(This article has been updated with a quote from the school district about the FOCUS system.)
Starting Tuesday, teachers in Polk County public schools may not be allowed to call their students names like Billy, Nick, Bella, Jake, Gabe, Katie or Alex.
Unless parents fill out a new form providing “written consent for nicknames and shortened names,” those students may have to be William, Nicholas, Isabella, Jacob, Gabriel, Katherine and Alexandra during the school day.
Parents received a robocall and an email from the district this week explaining that a new state Board of Education rule requires parental approval for any deviation from a student’s legal name.
The “Parental Authorization for Deviation from Student’s Legal Name” form states that — under the code that deals with education records — school districts must obtain written consent to call students anything other than the names on their birth certificates.
The state Board of Education amended the code on July 19. In Polk County, the student’s preferred name or nickname will be entered into the Student Information System, called FOCUS.
Billy Flake is the parent of two students at Scott Lake Elementary School in South Lakeland — Abraham, 6, and Leonardo, 5. He calls them Abe and Leo, among a host of sweet terms of endearment. But he said he and his wife are outraged by what they think is the state’s reason for the change.
“With the state of Florida and their focus on culture wars, I and my wife believe that it is a way to create a trans-child registry,” Flake said. “So, you know, if a child’s legal name is John Smith, but they are transgendered and go by Sarah Smith, now they have to fill out a form that says they have to be referred to as Sarah. All of a sudden, now you have a registry without actually calling it a registry.”
Florida has outlawed discussion of sexuality and gender identity in public schools.
The form is one that is filled out by hand, so it is not clear how it could be aggregated as a registry unless teachers, administrators, someone in the district office or someone at the state level went through the forms and selected ones they thought might be for a transgender child. There are approximately 115,000 PCPS students.
“The records will be kept in our student information system (Focus), but the state does not have direct access to those records,” PCPS spokesman Kyle Kennedy said.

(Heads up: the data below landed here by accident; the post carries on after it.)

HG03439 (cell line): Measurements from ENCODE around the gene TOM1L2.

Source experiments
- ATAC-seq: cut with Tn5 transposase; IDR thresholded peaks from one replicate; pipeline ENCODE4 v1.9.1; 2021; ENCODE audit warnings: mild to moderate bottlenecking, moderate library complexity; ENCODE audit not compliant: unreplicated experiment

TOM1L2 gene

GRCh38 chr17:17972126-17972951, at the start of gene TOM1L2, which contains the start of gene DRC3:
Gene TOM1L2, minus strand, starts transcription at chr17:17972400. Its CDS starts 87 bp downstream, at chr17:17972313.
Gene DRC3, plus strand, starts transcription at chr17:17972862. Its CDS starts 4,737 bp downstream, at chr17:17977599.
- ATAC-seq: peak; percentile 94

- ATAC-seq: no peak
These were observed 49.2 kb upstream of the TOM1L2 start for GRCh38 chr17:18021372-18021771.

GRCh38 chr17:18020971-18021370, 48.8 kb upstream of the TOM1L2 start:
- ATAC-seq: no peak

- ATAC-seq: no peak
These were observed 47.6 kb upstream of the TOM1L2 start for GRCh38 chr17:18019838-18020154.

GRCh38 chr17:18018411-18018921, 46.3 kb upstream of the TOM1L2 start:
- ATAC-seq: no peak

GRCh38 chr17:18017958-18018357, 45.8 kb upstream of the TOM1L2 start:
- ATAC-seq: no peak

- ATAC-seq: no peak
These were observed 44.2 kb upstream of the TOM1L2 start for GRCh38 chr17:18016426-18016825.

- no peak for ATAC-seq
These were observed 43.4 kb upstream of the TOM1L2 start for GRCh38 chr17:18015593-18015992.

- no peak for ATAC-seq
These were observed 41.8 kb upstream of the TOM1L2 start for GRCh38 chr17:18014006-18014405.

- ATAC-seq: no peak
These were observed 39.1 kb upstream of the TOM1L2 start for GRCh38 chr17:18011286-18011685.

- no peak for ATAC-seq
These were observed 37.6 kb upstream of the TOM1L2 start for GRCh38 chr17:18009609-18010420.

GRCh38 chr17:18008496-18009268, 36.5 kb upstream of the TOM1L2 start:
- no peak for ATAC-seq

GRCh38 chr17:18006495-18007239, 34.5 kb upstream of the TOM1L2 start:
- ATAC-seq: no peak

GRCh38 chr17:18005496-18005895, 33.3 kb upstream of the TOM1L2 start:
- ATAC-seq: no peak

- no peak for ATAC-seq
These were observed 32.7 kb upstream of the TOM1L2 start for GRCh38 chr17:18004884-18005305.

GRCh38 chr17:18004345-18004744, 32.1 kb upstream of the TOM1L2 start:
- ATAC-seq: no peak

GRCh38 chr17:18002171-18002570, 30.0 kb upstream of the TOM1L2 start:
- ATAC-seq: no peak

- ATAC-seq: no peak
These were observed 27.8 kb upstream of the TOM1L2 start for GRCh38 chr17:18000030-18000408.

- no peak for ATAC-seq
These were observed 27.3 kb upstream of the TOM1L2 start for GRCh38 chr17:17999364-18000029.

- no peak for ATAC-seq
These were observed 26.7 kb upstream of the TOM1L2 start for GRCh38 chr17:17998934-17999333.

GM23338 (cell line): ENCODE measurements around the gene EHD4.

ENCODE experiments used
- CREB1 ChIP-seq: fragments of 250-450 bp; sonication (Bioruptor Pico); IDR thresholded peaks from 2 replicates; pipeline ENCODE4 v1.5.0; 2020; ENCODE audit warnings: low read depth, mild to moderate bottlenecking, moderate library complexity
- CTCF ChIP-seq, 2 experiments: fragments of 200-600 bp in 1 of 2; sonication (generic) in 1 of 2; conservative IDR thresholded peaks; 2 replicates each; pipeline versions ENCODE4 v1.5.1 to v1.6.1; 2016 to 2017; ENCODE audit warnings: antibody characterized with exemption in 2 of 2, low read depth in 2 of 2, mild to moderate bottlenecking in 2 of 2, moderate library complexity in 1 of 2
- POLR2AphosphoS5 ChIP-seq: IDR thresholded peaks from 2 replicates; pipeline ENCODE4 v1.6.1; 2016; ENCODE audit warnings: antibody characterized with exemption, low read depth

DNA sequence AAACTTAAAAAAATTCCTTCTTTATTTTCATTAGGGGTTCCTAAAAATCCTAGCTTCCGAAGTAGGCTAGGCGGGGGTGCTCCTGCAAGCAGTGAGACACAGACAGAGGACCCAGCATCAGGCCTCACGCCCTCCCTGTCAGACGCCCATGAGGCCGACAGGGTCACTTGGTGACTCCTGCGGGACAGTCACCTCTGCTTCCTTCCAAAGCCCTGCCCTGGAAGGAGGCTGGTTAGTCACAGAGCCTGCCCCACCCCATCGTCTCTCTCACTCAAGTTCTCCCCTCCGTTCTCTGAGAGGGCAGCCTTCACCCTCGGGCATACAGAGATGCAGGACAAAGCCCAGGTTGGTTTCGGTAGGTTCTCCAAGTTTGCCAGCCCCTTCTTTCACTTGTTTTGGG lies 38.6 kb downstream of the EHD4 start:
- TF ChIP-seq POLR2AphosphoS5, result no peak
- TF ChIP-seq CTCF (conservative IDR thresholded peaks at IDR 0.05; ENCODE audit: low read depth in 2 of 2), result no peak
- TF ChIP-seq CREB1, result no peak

Parents consider ways to push back
Anita Carson is a former PCPS teacher and current field and advocacy manager at Equality Florida, an LGBTQ advocacy organization. She said the Florida Board of Education created the policy statewide to try to stop transgender and non-binary children from using a name that fits them best at school.
“Respond with, ‘Call my child the name they ask to be called,’” Carson urged parents on Facebook. “It’s protesting ‘parent micro-management’ and giving some amount of agency back to children about their lives and futures.”
But one parent said she asked if she could do that and was told ‘no.’
Flake said he and his wife were still discussing what to put on the form. He was considering having Chat GPT generate 400 names for each child and turning that in. But, he added, it’s just one more thing for the teacher to keep track of.
“To be an educator in Florida is, like, probably the most thankless version of that job I can imagine at this point,” Flake said.
Flake isn’t the only one who wants to respond sarcastically.
Stephen Abney, who lives in Winter Haven and has grown children, wrote in a Facebook post that parents should take a page out of the Florida Department of Education’s playbook, which is known for confusing rules and late-in-the-game updates.
“Please call my child ‘Steve’ on even days, except Mondays or in months with an R,” he wrote, tongue firmly planted in cheek. “Please call them ‘Stephen’ in months with an R. Please say ‘Hey you’ on Mondays, which is what we do at home. We’ll let you know of any changes to this at the last possible moment, in keeping with DOE’s best practice.”
And Jeff And Katy Peiffer, parents of a Davenport High School student, want their daughter Alexis referred to as “Arch Duchess of Davenport.”
Jimmy Allen Davis, a Deltona lawyer who has a 12-year-old in the seventh grade, urged parents on Facebook to invoke Florida Statute 1014, which says the state “may not infringe on the fundamental rights of a parent to direct the upbringing, education, health care, and mental health of his or her minor child without demonstrating that such action is reasonable and necessary.”
“The so-called “Don’t Say Gay” bill … is actually your best tool to force (yes force) a school into compliance with your wishes,” he wrote on Facebook. “It gave each parent unilateral authority to direct the education and care of your child.”
Davis said he has already invoked 1014 to order his child’s teacher to never instruct his child that slavery was beneficial to slaves by teaching them work skills or to show them any video produced by the Prager University Foundation.
“You want to soft protest, cool. You want to command, 1014 is your authority to do so,” Davis wrote. “And my reading of the statute shows no limit to that authority (being a fundamental right and all) so if you want to order them to listen to your kid’s wishes… go ahead.”
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